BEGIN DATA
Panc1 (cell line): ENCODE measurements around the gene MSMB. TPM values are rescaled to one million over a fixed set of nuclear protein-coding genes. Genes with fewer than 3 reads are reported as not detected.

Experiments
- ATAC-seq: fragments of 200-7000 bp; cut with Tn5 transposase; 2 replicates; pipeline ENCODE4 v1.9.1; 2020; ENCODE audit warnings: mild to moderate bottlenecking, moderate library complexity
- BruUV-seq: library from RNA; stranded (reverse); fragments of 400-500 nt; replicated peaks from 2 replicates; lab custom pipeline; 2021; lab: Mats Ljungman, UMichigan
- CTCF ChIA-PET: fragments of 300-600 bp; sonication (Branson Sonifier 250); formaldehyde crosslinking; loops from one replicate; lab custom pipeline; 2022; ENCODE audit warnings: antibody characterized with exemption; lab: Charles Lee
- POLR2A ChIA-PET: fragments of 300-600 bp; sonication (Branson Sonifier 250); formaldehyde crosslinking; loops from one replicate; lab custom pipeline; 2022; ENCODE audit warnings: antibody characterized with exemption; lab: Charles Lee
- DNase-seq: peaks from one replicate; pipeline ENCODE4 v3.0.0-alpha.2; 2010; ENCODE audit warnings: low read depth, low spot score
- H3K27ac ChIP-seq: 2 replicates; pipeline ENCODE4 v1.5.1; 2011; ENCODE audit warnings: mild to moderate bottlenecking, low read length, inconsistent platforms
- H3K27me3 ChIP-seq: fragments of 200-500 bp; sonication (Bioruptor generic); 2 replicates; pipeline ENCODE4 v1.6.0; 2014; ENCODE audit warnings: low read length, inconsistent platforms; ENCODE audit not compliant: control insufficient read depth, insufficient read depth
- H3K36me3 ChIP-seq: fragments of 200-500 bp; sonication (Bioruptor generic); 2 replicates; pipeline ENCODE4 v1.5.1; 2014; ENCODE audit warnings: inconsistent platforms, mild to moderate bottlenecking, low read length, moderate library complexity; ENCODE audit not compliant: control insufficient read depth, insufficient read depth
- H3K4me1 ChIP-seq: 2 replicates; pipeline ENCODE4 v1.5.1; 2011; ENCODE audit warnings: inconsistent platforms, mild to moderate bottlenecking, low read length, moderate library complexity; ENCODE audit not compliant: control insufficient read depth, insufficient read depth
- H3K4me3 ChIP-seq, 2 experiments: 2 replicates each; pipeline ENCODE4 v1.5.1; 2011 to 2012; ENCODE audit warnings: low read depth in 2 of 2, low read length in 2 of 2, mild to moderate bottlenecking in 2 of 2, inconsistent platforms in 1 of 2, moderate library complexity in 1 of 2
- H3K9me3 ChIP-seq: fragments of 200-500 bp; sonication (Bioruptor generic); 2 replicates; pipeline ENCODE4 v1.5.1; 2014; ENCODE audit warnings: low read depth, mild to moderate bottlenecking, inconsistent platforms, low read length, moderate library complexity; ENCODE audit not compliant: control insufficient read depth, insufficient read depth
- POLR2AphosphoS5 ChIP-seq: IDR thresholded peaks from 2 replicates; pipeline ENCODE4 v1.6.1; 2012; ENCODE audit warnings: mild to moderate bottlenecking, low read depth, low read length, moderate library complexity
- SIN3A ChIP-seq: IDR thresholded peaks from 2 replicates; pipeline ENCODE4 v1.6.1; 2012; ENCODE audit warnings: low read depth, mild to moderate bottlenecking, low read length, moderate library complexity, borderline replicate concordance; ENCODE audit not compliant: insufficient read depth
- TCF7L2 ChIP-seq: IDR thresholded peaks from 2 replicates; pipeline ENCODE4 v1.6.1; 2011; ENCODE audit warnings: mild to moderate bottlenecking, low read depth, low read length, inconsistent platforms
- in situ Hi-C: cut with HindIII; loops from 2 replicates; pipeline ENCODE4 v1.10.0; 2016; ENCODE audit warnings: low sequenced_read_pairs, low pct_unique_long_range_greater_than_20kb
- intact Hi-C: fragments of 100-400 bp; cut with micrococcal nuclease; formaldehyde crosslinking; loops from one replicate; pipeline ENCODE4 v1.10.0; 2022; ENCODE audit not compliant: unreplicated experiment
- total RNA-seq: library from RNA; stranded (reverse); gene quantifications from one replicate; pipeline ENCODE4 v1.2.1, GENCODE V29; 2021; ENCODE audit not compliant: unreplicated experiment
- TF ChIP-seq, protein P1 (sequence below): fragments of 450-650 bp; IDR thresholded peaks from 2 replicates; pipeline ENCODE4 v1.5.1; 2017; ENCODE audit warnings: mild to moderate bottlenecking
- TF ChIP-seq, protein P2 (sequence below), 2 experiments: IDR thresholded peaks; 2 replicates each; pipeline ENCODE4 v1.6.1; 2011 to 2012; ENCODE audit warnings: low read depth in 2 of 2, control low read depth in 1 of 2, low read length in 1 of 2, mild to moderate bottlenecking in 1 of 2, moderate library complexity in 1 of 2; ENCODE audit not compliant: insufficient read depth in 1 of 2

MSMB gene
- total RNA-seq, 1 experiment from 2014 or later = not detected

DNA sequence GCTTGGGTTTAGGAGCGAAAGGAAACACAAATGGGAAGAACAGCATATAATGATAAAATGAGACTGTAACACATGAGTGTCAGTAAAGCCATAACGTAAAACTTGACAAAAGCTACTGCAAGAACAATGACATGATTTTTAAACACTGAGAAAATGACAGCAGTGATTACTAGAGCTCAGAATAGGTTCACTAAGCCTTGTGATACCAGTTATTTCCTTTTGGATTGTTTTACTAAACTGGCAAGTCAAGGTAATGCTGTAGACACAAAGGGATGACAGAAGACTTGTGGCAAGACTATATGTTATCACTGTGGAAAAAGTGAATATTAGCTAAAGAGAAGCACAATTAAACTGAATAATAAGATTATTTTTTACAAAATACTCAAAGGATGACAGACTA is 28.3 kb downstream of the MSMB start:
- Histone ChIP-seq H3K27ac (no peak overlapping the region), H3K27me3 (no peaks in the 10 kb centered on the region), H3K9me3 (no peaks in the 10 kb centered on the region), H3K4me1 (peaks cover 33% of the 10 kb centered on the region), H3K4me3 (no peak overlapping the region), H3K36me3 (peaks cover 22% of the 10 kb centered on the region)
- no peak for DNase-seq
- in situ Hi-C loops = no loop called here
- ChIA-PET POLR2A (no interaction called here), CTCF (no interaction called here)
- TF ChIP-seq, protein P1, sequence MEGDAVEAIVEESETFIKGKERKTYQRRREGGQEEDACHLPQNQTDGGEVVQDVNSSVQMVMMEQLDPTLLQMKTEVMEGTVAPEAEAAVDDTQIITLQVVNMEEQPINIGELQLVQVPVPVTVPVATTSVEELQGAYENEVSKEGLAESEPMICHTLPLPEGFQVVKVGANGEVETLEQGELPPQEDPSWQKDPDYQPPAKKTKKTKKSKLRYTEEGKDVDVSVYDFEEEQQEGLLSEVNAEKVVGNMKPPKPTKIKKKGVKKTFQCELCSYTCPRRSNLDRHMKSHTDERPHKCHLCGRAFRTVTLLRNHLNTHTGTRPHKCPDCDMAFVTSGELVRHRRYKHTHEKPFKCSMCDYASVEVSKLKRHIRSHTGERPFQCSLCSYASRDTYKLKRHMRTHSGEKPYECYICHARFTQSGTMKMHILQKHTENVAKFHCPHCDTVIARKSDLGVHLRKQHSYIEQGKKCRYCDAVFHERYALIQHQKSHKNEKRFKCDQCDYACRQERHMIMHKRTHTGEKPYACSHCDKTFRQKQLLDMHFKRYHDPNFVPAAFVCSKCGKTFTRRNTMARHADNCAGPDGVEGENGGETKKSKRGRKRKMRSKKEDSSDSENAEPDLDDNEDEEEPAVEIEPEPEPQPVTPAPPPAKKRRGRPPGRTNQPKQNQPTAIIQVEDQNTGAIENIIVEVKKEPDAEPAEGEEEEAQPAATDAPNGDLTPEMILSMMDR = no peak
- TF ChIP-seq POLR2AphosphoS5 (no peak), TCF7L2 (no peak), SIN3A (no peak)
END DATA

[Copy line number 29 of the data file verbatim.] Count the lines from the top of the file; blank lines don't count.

- TF ChIP-seq, protein P1, sequence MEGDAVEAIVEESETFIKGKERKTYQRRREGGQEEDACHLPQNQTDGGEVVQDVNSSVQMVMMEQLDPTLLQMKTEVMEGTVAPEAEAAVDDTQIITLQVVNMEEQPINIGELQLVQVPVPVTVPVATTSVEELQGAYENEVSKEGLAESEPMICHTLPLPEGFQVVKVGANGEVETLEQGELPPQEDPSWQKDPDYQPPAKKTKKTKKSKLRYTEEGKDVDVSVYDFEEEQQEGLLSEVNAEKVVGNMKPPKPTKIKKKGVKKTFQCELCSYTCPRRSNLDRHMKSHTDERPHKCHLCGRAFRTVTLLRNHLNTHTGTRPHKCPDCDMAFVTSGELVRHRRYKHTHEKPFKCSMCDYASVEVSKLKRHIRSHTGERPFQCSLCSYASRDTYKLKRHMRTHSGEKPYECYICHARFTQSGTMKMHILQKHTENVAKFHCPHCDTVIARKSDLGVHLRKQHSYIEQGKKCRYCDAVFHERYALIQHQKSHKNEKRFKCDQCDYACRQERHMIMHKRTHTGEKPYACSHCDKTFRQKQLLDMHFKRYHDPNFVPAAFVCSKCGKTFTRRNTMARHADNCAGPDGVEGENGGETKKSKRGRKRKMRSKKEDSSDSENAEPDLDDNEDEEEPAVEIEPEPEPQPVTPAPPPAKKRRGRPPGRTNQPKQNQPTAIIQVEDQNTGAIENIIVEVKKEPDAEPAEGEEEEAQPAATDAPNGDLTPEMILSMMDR = no peak